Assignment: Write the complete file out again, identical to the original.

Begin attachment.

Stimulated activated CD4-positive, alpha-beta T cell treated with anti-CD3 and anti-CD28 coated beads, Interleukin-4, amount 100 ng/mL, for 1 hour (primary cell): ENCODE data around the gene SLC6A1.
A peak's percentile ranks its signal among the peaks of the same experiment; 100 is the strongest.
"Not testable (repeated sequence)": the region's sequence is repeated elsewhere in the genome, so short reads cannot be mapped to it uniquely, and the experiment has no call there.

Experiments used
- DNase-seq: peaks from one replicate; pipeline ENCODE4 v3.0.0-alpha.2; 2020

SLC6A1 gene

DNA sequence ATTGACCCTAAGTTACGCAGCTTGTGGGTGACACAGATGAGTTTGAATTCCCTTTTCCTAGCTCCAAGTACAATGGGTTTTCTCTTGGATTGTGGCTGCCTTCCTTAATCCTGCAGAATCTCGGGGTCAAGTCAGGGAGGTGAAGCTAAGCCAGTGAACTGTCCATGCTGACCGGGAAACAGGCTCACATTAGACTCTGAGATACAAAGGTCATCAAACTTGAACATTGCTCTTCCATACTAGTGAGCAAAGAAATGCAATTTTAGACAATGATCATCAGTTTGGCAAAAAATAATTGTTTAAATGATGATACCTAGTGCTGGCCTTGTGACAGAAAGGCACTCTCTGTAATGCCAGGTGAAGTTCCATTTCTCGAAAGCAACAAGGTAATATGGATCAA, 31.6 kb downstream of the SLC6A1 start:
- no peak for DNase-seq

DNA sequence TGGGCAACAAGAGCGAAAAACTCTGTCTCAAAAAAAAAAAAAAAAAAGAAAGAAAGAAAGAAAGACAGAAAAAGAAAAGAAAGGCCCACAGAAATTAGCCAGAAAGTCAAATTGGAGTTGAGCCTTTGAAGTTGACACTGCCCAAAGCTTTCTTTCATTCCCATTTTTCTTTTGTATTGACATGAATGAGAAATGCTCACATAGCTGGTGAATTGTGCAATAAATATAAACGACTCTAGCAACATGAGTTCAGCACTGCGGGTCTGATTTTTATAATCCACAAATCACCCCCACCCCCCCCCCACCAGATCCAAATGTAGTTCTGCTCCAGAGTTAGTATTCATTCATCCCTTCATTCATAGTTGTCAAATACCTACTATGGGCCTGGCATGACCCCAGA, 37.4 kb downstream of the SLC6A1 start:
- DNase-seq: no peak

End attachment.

Stimulated activated CD4-positive, alpha-beta T cell treated with anti-CD3 and anti-CD28 coated beads, Interleukin-4, amount 100 ng/mL, for 1 hour (primary cell): ENCODE data around the gene SLC6A1.
A peak's percentile ranks its signal among the peaks of the same experiment; 100 is the strongest.
"Not testable (repeated sequence)": the region's sequence is repeated elsewhere in the genome, so short reads cannot be mapped to it uniquely, and the experiment has no call there.

Experiments used
- DNase-seq: peaks from one replicate; pipeline ENCODE4 v3.0.0-alpha.2; 2020

SLC6A1 gene

DNA sequence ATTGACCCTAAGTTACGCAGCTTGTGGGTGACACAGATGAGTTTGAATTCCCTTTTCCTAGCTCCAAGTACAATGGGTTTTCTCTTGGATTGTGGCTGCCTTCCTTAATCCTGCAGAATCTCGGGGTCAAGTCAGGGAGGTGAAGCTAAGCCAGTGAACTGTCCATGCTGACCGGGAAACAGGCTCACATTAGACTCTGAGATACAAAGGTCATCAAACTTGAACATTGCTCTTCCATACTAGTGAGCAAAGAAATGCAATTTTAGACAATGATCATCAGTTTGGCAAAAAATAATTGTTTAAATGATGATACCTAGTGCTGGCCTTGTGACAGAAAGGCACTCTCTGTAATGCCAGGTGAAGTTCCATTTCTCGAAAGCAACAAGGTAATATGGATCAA, 31.6 kb downstream of the SLC6A1 start:
- no peak for DNase-seq

DNA sequence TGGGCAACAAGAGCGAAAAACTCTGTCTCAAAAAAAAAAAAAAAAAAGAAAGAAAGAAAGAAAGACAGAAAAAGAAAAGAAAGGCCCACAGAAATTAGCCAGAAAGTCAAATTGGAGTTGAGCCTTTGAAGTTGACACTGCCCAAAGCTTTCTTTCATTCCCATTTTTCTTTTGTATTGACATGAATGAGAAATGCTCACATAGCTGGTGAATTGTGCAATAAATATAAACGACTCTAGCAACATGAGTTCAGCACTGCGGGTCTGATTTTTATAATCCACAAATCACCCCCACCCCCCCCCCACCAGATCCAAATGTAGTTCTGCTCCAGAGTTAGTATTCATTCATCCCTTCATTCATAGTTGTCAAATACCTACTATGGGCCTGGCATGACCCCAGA, 37.4 kb downstream of the SLC6A1 start:
- DNase-seq: no peak